“As you can see, somebody taped up a receipt on the door over there, a receipt from Big Y that is what they would have spent here if they shopped with us,” said Fabio D’Aniello.

D’Aniello, 47, lives in Pittsfield and has worked for Stop & Shop for 25 years. He’s been through eight or nine of the contract negotiations that the company conducts with the union every three years, but it’s the first time he and his fellow union members have taken to the picket line since he started working for the company.

“I think it’s brought all the workers closer together," he told WAMC. "We all feel the solidarity of what we’re going through.”

Local politicians have joined the picket line.

“This starts to capture everything that’s wrong with our economy right now," said Democratic State Senator Adam Hinds. “Here we have an international conglomerate, a corporation making multiple billions of dollars in one year, and then they turn around and ask local employees in our area to increase the amount that they would spent out of pocket on health care, and that’s just one example. It has a huge impact on workers in our community. It has an impact on our community as a whole, and it strikes me as a situation where the math doesn’t add up and we have to ask more of this company to stand up, and stand with our workers when they don’t.”

State Representative Paul Mark of the 2nd Berkshire district – also a Democrat – made an appearance at the strike over the weekend.

“When healthcare benefits or other benefits that employees locally receive are reduced, what that means is more money is going out of our community and the people who are spending money – our local residents, our friends and neighbors who are currently enjoying these benefits now – are forced to spend more money on things they didn’t need to before, which hurts our local economy," said Mark. "Because instead of them having more money to put back into shopping and hitting local events now they’re paying more for health insurance. And that’s a bad thing.”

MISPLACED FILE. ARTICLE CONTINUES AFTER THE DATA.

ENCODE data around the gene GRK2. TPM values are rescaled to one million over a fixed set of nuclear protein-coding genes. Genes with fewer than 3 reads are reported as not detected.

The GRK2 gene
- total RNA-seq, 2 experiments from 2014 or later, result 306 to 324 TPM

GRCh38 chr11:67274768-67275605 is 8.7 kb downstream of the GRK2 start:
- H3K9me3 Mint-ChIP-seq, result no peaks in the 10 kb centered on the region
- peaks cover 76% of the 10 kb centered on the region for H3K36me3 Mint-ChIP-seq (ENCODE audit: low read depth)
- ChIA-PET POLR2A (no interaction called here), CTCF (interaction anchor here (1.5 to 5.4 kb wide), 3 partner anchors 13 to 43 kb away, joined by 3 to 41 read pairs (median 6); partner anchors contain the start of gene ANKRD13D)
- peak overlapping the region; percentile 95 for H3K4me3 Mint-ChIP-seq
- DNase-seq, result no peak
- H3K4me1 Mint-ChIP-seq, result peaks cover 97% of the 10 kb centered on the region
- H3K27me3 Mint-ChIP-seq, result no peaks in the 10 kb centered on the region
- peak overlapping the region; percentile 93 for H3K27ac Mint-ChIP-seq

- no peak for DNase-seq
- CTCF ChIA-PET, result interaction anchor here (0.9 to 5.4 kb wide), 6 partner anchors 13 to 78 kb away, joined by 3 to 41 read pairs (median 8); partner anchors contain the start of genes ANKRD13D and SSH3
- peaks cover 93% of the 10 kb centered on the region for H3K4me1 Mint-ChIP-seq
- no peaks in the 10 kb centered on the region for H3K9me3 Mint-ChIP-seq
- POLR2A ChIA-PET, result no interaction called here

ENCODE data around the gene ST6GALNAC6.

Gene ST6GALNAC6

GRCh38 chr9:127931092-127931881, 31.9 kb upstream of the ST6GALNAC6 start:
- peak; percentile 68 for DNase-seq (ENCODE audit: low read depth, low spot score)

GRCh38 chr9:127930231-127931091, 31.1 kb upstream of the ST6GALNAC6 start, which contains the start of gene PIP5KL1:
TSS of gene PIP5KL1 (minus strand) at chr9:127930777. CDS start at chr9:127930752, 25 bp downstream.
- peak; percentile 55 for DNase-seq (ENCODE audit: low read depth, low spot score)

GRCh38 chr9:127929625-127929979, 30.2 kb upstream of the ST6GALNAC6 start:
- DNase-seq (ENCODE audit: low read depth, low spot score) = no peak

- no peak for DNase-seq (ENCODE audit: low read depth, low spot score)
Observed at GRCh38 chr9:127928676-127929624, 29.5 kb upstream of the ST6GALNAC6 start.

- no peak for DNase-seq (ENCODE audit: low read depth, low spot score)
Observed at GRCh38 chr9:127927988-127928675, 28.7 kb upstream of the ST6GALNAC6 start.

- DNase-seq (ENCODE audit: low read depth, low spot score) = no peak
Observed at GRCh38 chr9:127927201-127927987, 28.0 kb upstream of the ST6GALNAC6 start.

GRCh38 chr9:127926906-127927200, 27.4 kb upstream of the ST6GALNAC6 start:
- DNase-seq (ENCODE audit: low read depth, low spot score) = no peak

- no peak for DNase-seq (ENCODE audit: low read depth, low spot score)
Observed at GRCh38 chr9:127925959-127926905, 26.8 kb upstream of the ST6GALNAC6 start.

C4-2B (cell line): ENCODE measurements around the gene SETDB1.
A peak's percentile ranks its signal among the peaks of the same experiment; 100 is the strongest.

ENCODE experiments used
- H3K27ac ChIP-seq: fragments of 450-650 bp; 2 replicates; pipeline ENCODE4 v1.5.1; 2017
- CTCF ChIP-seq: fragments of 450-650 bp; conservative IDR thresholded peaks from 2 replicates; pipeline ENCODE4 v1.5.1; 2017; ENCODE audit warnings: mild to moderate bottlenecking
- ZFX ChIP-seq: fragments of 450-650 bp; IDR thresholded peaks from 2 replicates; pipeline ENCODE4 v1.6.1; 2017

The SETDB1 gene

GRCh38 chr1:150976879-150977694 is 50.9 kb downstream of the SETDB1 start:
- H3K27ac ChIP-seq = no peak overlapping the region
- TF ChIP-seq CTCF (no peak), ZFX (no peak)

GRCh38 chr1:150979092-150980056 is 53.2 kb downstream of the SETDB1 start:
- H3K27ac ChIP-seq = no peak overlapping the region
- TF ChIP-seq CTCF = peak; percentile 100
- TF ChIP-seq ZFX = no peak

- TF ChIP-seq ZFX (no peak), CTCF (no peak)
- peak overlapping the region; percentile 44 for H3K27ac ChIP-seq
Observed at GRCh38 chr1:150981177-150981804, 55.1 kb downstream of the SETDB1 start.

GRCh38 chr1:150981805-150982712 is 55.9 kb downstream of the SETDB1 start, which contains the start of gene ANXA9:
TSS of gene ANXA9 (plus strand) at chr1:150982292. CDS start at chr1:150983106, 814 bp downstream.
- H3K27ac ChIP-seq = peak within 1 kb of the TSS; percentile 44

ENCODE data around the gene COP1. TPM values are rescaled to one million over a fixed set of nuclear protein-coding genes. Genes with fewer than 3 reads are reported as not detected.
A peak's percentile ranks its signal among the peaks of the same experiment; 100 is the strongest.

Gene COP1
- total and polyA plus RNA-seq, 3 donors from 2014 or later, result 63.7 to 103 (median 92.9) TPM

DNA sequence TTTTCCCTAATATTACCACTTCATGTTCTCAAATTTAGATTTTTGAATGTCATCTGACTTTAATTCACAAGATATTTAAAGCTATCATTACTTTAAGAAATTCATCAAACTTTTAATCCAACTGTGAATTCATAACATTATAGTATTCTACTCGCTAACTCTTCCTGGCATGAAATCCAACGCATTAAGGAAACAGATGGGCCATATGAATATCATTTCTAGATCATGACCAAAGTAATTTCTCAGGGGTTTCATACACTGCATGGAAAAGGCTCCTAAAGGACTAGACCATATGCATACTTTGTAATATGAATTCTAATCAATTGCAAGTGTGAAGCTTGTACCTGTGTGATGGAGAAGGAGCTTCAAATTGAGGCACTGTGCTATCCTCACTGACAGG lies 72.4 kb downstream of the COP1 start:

Stop & Shop President Mark McGowan described the situation as “a challenging time,” and said he stands behind the company’s offer to the union.

He wrote in a statement that “our offer provides pay increases for all associates, excellent health coverage with deductibles that would not change, increased contributions to the employee pension plans and no changes in paid time off or holidays for current associates.”

Stop & Shop has created a webpage that posts daily updates on the negotiations.

May says the union is prepared to strike “as long as it takes."

"We are offering to take no concessions from Stop and Shop or Ahold Delhaize,” she said.

Josh Landes has been WAMC's Berkshire Bureau Chief since February 2018, following stints at WBGO Newark and WFMU East Orange. A passionate advocate for Western Massachusetts, Landes was raised in Pittsfield and attended Hampshire College in Amherst, receiving his bachelor's in Ethnomusicology and Radio Production. His free time is spent with his cat Harry, experimental electronic music, and exploring the woods.